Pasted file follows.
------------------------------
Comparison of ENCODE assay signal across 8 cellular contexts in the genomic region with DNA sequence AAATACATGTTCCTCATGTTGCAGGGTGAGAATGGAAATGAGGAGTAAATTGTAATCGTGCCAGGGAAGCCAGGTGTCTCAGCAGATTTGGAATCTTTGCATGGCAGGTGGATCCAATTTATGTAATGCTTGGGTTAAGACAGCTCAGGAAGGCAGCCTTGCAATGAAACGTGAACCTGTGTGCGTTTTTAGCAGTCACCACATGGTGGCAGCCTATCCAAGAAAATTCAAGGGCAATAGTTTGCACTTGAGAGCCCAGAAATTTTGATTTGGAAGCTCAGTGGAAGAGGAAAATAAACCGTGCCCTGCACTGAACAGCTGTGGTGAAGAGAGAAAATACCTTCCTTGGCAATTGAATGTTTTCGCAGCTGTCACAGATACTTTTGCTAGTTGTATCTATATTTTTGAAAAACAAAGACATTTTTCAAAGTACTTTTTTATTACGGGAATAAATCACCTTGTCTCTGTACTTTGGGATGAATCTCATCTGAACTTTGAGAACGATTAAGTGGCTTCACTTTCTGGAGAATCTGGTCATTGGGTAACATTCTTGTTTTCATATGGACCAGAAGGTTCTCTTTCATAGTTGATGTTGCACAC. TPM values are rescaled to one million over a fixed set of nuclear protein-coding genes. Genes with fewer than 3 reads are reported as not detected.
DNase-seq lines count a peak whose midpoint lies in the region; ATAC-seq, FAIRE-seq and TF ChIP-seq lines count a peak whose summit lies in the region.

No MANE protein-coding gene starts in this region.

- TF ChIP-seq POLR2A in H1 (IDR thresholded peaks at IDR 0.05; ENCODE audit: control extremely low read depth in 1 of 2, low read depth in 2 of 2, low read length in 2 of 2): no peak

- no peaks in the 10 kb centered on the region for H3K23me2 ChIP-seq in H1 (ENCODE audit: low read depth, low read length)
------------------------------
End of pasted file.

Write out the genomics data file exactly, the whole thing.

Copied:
Comparison of ENCODE assay signal across 8 cellular contexts in the genomic region with DNA sequence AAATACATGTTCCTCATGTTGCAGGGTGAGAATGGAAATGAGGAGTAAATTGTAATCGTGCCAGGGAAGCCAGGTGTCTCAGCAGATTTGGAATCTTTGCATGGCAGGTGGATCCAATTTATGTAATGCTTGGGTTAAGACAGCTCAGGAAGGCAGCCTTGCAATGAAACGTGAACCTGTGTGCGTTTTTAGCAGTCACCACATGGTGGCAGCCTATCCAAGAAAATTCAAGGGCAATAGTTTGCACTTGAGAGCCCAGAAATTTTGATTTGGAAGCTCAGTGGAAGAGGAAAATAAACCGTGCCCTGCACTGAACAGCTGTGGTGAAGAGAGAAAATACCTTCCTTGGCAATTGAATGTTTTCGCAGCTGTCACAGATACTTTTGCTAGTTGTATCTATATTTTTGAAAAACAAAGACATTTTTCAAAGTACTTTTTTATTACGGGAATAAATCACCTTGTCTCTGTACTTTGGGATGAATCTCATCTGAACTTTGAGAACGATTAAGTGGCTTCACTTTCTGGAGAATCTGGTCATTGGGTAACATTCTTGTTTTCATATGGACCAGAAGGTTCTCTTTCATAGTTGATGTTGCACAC. TPM values are rescaled to one million over a fixed set of nuclear protein-coding genes. Genes with fewer than 3 reads are reported as not detected.
DNase-seq lines count a peak whose midpoint lies in the region; ATAC-seq, FAIRE-seq and TF ChIP-seq lines count a peak whose summit lies in the region.

No MANE protein-coding gene starts in this region.

- TF ChIP-seq POLR2A in H1 (IDR thresholded peaks at IDR 0.05; ENCODE audit: control extremely low read depth in 1 of 2, low read depth in 2 of 2, low read length in 2 of 2): no peak

- no peaks in the 10 kb centered on the region for H3K23me2 ChIP-seq in H1 (ENCODE audit: low read depth, low read length)